After you take your initial first or second GMAT practice test, see where you slipped up on the quant section. The answer explanations for the questions will let you know which math skill(s) are being tested. Keep a log of which skills and concepts you need to review, and work review sessions into your GMAT study plan.
#9: Practice Completing Calculations in Your Head
You won’t have access to a calculator during the GMAT quant section. But never fear! As long as you practice enough beforehand, you’ll be able to get through the math section without any trouble.
Don’t just practice doing calculations in your head during GMAT practice tests. To truly develop the skill, work it into your everyday life. When you calculate tips or change, try it without a calculator. Do this until it becomes second nature.
In addition, practice rounding and substituting “easier” numbers (such as those ending in five or zero) for trickier numbers. This is an especially important skill for data sufficiency questions, which ask you to discern what kind of information you would need to solve an equation rather than to solve the equation itself.
#10: Learn GMAT Grammar Rules
Sentence correction questions on the GMAT verbal section will test you on fundamental grammar concepts by asking you to “rewrite” sentences to correct errors in grammar and sentence structure. In order to improve your score, you’ll need to brush up on grammar, especially if you struggle on the verbal section.
It’s important to note that the GMAT doesn’t just test you on general grammar rules. The exam tests grammar in a few very specific ways each time, focusing on particular error types that you’ll see every time you take a practice test.
For more on the key GMAT grammar rules you’ll need to know to succeed on the exam, read our guide to the six essential GMAT grammar concepts.
#11: Read and Analyze Complex Texts
Reading comprehension questions on the GMAT verbal question will require you to read, understand, and analyze both short (200-250 word) and long (300-400 word) complex passages. These passages are related to subject areas such as the natural and social sciences, the humanities, law, and business.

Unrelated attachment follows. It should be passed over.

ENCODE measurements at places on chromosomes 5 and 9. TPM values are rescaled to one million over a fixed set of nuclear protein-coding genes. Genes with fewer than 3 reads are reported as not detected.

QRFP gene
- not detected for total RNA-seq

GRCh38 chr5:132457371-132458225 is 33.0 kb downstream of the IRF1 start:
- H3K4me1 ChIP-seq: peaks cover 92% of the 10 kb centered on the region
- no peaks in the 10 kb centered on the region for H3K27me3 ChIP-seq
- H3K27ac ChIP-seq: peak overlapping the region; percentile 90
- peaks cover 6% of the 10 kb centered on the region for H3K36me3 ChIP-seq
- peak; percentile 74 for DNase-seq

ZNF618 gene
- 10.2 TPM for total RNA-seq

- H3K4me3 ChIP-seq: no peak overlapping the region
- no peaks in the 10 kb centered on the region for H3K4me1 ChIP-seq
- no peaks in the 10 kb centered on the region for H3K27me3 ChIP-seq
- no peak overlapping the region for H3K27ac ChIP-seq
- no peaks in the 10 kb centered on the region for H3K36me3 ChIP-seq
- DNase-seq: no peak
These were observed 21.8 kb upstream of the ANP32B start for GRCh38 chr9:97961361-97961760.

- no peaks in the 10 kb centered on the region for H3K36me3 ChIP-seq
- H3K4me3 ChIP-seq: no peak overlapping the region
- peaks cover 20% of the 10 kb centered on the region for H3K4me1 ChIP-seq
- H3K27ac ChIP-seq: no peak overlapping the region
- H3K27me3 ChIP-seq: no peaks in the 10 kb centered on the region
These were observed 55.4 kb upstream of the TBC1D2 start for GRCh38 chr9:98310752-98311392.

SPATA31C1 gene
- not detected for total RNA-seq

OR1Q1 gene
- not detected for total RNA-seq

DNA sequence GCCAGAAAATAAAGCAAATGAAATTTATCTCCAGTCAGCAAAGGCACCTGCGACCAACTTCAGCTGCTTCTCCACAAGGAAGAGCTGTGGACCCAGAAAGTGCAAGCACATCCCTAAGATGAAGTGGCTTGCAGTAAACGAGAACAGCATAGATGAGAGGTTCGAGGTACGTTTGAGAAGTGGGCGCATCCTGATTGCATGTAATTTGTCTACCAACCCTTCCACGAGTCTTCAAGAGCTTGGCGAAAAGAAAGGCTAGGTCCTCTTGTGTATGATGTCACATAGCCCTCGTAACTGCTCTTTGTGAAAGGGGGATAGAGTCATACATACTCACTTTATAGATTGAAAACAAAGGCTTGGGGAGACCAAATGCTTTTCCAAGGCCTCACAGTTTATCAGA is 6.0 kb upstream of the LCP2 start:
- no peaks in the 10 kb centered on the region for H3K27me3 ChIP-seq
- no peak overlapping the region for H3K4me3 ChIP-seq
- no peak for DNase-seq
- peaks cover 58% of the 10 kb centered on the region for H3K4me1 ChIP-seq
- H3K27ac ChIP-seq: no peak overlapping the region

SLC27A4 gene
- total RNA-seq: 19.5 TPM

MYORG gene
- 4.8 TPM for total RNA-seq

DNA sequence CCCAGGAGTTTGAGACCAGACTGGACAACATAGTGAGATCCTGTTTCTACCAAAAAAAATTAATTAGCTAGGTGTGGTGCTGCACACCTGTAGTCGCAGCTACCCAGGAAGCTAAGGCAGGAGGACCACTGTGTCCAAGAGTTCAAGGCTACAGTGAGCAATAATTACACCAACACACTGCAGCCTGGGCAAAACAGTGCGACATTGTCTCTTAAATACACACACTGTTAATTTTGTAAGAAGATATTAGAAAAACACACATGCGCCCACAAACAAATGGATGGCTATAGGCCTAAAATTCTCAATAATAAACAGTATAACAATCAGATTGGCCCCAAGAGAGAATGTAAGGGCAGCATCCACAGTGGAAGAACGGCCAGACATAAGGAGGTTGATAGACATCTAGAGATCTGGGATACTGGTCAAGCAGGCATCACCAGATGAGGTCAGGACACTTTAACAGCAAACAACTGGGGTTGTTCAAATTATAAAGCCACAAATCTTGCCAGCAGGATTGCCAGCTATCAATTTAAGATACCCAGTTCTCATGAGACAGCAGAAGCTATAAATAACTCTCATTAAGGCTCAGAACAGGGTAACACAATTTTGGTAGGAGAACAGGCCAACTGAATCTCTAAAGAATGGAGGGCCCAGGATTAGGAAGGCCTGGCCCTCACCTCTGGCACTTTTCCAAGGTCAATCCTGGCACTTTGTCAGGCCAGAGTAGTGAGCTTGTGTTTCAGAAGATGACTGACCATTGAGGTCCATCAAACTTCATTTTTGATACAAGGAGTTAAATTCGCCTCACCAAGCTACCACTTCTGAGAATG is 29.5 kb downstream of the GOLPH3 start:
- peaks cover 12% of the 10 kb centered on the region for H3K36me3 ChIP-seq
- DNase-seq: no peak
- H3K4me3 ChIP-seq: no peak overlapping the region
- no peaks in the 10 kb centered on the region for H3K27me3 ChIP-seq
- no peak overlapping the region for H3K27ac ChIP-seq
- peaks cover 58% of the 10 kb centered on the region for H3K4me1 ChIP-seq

To prepare for reading comprehension questions, you need to practice reading efficiently as well as accurately. Improve your score on the verbal section by regularly digesting sophisticated reading materials like The Atlantic, Nature, The New Yorker, The New York Times, Science, and even academic journal articles if you have access to them.
Try to briefly summarize each article you read and to identify its key points in order to practice synthesizing and analyzing complex materials. To work on timing in this area, give yourself a time limit for reading each article.
#12: Practice Outlining
On the analytical writing assessment (AWA) section, it can be tempting to simply start writing your essay as soon as you read through the prompt, especially since you only have 30 minutes to provide your writing sample. But making an outline that includes your key ideas in the order you plan to present them can actually save you time on the essay, as you won’t have to go back to the prompt and try to remember what you were planning to say.
An outline will also help you to write a higher-quality essay. Students who outline their essays beforehand generally produce more organized and cohesive writing samples. If you outline first, you’re also less likely to panic near the end of the available time and forget how to wrap up your thoughts.
Devote around five minutes to jotting down an outline before you write each practice essay. Include the main points you plan to cover in the order you plan to address them. Experiment with different kinds of outlines (more or less detailed, for example) to see what works best for you.
#13: Study Real GMAT Writing Prompts
It’s important to get used to the kinds of writing prompts you’ll encounter on the GMAT analytical writing assessment section. The AWA section will ask you to respond to and critique a given argument. To do this successfully, you’ll need to quickly understand the argument’s key points as well as its potential flaws in logic.
MBA.com provides real former GMAT writing prompts for the past several years of exams. You should practice writing outlines and full essays for these prompts regularly as part of your prep sessions. Check out our guide to mastering the analytical writing assessment section for more tips on writing a top-notch GMAT essay.
If you’re just kicking off your GMAT prep and still wondering how to improve your GMAT score, check out our more in-depth guide to the first steps to take when you start studying for the exam.